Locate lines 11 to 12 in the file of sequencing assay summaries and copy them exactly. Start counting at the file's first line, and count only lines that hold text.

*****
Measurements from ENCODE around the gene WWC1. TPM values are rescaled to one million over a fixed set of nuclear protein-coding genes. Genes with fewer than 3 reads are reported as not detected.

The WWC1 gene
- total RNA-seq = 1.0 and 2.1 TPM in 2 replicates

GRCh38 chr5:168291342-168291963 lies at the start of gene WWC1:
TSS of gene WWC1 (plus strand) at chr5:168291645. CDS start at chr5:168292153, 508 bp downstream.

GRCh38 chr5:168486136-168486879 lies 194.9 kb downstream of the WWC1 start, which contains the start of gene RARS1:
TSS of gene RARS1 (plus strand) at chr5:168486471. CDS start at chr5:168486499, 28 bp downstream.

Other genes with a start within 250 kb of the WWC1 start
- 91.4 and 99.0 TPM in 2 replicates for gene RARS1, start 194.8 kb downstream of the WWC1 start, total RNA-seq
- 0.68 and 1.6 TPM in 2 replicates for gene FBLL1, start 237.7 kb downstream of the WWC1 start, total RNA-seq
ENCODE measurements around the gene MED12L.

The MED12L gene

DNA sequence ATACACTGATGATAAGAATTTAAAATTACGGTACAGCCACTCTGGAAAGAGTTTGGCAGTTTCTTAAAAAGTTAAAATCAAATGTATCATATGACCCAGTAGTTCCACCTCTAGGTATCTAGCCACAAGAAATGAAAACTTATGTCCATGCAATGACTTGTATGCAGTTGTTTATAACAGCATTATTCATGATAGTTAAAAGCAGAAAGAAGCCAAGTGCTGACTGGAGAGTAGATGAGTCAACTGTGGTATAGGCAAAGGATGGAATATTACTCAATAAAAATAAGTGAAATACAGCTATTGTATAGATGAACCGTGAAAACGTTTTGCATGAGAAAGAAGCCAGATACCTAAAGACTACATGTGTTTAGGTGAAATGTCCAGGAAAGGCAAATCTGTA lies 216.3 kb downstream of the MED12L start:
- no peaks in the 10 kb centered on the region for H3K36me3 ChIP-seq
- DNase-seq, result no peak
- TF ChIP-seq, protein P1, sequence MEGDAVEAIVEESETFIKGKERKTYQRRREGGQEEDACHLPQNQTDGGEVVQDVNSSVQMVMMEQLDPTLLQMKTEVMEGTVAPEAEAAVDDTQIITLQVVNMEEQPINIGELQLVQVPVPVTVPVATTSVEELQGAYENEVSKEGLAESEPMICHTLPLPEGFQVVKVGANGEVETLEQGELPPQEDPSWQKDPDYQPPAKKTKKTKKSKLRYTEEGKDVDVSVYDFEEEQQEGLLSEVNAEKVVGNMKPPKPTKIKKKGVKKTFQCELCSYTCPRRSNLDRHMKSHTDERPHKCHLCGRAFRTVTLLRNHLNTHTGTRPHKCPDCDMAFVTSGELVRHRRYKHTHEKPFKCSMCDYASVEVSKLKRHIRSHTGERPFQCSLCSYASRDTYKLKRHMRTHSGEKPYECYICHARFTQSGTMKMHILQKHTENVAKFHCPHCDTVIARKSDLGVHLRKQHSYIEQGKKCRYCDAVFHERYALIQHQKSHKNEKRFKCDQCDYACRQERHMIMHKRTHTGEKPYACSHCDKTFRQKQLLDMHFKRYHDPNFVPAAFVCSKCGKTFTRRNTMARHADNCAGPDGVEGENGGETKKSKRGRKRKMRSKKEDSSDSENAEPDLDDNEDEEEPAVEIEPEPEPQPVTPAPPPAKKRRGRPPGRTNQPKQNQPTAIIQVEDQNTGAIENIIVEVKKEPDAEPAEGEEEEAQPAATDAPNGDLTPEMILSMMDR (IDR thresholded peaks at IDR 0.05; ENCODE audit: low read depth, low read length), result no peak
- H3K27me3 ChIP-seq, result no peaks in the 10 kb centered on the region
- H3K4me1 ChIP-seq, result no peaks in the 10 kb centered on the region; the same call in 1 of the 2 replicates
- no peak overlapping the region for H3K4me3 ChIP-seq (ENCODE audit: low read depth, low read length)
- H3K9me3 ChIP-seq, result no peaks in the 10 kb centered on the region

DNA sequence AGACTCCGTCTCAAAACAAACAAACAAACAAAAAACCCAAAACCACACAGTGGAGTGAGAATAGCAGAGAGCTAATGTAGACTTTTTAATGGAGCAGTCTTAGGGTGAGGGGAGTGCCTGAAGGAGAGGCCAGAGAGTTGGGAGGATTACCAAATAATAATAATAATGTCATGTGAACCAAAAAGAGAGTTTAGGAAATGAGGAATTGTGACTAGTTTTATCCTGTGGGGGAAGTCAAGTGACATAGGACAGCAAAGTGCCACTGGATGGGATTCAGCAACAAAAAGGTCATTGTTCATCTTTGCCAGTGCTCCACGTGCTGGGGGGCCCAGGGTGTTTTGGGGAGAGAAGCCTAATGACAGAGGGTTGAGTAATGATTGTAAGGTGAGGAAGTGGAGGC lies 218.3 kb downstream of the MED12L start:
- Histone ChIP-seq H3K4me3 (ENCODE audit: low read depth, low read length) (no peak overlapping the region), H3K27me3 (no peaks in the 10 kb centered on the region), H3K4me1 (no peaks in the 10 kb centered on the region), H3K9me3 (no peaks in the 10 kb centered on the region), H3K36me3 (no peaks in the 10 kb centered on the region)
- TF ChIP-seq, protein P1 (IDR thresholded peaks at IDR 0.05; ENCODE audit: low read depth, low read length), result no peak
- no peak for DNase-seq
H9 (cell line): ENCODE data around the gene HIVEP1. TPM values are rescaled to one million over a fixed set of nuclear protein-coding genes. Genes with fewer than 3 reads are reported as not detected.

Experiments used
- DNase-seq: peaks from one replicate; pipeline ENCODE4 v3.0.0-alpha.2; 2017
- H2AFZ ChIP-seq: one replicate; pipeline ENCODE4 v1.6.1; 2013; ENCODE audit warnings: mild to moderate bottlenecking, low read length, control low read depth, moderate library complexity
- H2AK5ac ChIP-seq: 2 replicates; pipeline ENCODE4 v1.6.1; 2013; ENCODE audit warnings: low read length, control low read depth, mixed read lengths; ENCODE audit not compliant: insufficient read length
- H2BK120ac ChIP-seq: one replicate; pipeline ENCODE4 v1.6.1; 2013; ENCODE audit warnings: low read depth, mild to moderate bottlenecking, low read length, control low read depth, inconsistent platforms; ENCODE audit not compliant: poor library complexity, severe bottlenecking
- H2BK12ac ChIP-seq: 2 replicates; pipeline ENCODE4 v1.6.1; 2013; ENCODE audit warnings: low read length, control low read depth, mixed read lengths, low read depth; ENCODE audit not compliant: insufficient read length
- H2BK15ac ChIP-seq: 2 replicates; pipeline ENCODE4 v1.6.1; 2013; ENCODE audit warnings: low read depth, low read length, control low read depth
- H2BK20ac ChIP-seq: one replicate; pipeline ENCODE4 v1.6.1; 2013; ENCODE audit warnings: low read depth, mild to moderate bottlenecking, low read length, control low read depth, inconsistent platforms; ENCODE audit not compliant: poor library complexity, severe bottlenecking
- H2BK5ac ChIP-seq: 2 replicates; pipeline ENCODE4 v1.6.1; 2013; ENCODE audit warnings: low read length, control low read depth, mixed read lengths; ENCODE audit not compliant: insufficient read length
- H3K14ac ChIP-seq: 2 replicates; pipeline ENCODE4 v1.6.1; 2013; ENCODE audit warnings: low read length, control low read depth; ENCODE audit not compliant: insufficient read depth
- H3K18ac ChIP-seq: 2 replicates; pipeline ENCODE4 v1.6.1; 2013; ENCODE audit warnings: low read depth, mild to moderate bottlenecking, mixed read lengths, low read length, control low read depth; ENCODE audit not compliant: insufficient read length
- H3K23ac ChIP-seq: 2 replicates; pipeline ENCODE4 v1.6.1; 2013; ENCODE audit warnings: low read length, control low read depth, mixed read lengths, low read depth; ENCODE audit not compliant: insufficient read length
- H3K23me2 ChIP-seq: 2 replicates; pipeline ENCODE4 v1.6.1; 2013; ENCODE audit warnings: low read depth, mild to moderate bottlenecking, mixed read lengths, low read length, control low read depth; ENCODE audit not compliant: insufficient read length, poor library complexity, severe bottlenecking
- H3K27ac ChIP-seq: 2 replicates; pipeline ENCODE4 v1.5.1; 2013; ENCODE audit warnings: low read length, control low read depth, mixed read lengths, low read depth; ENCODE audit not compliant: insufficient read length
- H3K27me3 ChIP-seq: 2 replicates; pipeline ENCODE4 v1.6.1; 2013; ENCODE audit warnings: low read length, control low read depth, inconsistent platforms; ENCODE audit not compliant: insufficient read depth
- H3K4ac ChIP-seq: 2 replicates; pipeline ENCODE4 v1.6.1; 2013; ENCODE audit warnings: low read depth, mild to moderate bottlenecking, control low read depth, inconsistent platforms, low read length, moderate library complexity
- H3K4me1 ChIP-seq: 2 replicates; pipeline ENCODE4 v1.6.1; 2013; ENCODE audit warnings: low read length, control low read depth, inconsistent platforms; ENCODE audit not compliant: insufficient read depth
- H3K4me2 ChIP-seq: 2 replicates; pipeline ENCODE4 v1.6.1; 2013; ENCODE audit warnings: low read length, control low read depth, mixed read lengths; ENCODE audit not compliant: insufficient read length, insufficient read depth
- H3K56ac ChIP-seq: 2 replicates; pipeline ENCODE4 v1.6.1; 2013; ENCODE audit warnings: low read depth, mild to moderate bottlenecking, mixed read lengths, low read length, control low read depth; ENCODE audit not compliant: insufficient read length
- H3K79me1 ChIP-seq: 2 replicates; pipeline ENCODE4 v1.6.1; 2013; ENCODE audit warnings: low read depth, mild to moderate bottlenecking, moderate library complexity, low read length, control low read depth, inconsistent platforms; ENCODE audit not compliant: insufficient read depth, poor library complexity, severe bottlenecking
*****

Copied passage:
ENCODE measurements around the gene MED12L.

The MED12L gene